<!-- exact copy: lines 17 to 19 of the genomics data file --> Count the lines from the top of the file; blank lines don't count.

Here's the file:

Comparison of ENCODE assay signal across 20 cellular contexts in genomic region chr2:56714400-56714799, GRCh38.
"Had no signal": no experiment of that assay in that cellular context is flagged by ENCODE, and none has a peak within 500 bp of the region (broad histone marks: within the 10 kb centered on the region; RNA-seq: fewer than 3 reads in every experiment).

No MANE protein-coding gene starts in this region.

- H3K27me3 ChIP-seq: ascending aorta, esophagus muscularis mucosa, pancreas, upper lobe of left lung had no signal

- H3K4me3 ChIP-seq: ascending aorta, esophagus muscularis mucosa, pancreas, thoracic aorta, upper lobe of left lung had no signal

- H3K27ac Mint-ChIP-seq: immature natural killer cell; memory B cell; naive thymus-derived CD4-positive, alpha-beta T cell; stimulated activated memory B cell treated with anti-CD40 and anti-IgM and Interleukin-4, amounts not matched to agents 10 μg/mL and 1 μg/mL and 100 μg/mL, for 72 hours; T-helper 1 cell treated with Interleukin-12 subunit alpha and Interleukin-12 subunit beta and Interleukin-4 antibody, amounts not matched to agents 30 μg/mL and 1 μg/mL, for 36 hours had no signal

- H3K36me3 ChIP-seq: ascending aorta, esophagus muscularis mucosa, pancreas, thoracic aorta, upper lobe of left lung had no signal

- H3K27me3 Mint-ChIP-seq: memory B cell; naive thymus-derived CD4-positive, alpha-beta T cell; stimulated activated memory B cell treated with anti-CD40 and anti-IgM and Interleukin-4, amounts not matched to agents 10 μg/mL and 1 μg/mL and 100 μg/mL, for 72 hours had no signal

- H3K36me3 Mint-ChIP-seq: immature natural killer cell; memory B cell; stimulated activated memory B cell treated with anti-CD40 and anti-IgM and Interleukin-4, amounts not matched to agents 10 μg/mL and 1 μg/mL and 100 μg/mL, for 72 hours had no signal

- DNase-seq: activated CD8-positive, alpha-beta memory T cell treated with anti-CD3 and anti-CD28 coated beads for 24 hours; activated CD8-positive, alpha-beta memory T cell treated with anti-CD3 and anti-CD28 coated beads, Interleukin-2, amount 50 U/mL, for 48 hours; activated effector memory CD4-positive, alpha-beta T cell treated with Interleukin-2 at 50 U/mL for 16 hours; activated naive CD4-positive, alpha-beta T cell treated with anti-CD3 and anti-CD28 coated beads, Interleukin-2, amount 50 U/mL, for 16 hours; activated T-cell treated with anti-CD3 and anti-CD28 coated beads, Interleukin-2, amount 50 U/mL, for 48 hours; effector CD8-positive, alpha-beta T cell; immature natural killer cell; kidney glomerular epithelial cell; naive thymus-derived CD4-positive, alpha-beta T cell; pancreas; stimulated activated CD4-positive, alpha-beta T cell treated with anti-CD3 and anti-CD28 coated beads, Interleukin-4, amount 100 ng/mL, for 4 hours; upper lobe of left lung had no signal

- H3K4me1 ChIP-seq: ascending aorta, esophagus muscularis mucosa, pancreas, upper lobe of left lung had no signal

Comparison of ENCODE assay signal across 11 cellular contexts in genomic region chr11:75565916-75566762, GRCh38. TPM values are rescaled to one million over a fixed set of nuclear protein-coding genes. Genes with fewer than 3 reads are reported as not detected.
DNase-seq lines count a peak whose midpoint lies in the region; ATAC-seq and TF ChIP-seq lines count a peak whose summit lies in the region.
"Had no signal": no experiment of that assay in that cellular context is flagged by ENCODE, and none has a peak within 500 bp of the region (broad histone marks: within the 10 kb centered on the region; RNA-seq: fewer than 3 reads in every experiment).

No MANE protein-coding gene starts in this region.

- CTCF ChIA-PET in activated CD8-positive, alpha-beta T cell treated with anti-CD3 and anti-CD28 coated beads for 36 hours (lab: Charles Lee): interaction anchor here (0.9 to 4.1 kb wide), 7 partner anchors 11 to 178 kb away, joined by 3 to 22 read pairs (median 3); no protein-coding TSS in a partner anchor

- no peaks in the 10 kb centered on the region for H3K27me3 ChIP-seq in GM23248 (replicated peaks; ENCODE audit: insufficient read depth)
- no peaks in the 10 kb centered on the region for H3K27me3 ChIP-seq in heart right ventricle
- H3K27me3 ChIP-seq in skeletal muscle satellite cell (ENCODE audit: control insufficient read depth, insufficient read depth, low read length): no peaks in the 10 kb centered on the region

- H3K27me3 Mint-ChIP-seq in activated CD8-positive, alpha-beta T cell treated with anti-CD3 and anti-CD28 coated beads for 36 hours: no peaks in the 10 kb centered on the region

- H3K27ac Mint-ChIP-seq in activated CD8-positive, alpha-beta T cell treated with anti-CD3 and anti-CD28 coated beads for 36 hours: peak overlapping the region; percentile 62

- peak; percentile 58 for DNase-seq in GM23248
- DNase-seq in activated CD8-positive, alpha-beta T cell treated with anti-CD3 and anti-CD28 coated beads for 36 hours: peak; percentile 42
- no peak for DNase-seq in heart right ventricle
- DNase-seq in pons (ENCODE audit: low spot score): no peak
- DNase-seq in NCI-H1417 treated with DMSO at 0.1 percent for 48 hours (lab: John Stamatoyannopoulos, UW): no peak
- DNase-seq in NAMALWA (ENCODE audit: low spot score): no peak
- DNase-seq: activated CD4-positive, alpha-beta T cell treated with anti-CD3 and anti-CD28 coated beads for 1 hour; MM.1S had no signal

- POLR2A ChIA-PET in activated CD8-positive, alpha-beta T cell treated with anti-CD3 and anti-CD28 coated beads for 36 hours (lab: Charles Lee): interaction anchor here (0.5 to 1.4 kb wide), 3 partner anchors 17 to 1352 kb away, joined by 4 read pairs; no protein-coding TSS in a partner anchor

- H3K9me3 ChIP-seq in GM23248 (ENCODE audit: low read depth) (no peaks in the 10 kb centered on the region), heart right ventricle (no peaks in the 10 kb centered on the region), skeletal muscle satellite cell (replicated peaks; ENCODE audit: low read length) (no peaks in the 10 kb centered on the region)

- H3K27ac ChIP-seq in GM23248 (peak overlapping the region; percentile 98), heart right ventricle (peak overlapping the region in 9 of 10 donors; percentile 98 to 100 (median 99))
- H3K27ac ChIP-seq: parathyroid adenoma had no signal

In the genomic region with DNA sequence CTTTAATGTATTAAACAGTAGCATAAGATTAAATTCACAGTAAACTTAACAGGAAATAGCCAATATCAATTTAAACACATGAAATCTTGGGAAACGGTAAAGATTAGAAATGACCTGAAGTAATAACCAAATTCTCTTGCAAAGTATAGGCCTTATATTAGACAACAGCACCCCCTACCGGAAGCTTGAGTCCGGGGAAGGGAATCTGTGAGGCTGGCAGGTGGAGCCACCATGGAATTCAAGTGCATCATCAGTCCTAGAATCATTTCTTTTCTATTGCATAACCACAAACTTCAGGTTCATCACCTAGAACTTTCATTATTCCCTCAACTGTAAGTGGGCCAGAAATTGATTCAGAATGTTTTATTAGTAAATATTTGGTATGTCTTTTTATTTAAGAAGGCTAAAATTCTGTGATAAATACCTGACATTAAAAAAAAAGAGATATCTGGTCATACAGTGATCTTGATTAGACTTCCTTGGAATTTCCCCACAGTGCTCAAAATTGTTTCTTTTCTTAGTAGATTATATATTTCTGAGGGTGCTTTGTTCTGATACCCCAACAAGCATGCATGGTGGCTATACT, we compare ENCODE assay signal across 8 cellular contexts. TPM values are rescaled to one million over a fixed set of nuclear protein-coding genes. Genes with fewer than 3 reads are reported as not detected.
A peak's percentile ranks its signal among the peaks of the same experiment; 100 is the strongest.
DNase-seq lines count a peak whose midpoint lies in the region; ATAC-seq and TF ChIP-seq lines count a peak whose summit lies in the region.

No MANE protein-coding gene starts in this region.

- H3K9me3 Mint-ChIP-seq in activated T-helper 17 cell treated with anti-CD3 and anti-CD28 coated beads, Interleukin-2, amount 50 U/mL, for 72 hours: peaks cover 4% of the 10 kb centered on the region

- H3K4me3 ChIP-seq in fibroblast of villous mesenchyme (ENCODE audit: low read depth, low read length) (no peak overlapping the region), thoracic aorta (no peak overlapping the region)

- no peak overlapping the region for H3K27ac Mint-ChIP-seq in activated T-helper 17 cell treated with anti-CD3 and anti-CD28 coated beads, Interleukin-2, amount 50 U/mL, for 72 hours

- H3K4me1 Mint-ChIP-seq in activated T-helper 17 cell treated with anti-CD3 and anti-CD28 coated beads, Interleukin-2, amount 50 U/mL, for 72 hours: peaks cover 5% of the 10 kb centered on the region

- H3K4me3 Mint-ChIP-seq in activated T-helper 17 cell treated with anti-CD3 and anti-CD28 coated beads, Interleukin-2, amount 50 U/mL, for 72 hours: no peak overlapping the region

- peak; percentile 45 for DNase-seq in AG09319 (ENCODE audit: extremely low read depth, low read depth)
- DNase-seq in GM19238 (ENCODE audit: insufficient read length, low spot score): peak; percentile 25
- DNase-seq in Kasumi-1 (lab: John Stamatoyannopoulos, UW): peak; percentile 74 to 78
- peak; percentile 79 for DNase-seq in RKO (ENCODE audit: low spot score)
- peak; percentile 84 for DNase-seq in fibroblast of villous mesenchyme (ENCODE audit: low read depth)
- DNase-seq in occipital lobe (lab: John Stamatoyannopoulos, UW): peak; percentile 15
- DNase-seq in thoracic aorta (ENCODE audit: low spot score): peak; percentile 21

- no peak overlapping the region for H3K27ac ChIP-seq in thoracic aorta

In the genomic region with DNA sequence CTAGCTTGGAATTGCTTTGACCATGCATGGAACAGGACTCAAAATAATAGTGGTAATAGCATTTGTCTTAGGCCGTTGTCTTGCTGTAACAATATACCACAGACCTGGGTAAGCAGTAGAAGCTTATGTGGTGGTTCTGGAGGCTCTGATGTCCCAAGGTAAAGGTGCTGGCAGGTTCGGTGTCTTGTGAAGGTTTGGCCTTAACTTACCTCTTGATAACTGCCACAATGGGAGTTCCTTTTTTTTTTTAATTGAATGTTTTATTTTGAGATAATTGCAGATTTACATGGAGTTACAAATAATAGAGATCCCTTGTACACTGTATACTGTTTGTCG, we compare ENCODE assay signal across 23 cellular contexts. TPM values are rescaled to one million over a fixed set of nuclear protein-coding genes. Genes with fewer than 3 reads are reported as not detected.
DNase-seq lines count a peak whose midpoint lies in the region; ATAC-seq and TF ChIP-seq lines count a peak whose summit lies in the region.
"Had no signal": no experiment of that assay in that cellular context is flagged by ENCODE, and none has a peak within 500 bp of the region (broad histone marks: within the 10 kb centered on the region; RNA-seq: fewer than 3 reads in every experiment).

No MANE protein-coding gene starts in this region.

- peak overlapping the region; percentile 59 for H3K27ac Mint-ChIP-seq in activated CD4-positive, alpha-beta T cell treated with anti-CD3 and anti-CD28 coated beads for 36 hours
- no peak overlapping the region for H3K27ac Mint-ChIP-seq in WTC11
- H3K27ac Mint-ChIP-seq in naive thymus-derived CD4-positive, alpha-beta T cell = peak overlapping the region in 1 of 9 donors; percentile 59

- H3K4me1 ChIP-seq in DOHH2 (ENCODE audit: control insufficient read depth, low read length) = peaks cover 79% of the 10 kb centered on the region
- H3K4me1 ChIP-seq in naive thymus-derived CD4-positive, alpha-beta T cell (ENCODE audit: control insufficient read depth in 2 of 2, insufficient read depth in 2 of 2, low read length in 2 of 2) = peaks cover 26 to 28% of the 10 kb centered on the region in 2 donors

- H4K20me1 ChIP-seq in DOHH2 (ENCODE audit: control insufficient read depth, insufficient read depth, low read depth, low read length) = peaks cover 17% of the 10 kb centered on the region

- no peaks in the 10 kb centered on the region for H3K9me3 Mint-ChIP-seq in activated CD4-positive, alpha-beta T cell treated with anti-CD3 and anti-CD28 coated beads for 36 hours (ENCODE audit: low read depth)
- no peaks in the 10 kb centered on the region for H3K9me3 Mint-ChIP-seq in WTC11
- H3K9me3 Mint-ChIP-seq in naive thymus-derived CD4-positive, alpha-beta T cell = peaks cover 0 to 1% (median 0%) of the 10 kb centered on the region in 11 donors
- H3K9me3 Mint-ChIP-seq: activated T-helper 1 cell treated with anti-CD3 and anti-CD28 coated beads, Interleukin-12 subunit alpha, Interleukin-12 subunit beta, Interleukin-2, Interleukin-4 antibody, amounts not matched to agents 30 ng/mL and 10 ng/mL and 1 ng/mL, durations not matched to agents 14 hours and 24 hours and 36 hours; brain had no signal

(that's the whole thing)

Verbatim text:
- no peaks in the 10 kb centered on the region for H3K27me3 ChIP-seq in GM23248 (replicated peaks; ENCODE audit: insufficient read depth)
- no peaks in the 10 kb centered on the region for H3K27me3 ChIP-seq in heart right ventricle
- H3K27me3 ChIP-seq in skeletal muscle satellite cell (ENCODE audit: control insufficient read depth, insufficient read depth, low read length): no peaks in the 10 kb centered on the region